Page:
A Girl of the Bush
A Girl of the Bush (Franklyn Barrett, 1921) Barrett's Australian Productions - the first of three for this company; Vera James, Jack Martin, Herbert Linden; the second of the only two films directed by Franklyn Barrett that still exist, thanks to the NFSA; 6000ft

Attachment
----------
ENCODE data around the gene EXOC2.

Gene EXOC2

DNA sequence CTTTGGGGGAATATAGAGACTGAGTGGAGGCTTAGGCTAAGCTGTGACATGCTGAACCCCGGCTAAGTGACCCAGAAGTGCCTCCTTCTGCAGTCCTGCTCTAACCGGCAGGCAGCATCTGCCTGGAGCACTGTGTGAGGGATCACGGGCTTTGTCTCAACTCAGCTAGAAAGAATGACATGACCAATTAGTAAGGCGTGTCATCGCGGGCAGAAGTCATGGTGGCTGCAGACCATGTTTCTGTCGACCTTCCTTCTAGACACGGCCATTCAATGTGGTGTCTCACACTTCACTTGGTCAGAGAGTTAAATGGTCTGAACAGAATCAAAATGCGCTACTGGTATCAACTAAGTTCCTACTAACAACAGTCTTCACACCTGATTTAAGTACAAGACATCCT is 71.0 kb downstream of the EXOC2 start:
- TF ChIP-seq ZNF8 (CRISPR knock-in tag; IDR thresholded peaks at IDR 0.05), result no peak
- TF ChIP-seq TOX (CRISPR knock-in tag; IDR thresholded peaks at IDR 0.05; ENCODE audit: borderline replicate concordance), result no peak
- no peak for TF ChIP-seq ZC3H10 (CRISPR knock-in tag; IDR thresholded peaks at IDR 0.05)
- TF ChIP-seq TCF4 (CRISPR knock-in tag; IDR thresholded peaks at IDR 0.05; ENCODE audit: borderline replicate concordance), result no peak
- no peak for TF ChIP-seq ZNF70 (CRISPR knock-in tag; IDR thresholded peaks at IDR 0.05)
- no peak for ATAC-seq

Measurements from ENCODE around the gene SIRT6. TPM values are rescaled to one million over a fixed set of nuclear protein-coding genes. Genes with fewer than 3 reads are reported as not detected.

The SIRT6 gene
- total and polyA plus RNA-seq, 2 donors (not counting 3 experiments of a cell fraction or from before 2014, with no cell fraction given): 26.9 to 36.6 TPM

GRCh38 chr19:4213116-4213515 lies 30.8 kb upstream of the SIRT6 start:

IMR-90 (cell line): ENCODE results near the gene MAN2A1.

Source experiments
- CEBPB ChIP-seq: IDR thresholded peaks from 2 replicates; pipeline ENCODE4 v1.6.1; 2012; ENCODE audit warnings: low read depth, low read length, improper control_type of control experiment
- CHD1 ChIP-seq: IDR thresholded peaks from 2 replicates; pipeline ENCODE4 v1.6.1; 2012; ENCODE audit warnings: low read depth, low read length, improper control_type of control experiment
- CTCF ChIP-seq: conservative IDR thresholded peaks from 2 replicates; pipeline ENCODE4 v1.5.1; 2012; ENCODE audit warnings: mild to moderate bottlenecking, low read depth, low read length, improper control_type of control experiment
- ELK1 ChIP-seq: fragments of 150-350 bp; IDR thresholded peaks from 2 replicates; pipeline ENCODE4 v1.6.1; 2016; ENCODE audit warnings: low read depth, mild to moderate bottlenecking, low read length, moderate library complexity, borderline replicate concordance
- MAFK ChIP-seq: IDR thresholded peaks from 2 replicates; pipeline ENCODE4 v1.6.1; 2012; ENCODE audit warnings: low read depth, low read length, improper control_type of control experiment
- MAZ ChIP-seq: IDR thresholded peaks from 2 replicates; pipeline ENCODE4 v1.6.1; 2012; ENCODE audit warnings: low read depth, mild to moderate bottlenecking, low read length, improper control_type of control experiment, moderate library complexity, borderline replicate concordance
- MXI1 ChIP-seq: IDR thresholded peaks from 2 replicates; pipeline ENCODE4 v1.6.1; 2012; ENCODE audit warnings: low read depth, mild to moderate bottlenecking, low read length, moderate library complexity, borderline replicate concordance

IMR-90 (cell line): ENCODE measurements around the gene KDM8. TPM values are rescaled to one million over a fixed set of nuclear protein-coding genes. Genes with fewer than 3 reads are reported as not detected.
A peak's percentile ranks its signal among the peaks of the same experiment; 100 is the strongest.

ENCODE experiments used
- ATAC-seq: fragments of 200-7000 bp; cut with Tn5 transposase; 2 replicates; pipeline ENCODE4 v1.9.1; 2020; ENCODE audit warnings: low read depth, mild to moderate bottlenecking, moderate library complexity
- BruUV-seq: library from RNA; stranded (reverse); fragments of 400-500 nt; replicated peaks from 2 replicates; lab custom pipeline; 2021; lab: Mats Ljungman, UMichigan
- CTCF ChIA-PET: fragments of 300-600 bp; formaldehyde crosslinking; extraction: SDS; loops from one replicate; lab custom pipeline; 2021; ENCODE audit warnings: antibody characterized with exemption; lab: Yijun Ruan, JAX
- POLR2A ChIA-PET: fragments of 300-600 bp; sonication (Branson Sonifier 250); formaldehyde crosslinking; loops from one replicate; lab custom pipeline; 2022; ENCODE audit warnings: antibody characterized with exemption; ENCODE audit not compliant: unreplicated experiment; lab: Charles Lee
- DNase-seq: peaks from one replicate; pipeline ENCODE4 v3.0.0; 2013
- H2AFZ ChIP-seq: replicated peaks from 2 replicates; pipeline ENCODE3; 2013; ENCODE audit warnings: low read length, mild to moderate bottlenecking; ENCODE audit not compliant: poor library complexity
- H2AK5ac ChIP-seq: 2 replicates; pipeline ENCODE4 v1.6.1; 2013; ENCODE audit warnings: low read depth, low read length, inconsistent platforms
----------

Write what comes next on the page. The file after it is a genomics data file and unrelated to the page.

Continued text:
Although based on an original screenplay, the film is firmly in the squatter's-daughter tradition: the heroine rides and works as the equal of the men, yet at other times displays a more conventional form of screen femininity, for example, bathing demurely in the nude in a bush pool (actually wearing a flesh-coloured bathing costume). Comic relief, too, comes from a time-honoured source, the parodying of the central love interest by the 'low life' of the station, in this case not Aborigines but Chinese, with a Chinese laundrymaid (played by a white actress) pursued relentlessly by the cook, an old man repeatedly abused by the station hands as a 'damned yeller streak of misery'. Pike & Cooper: 105.
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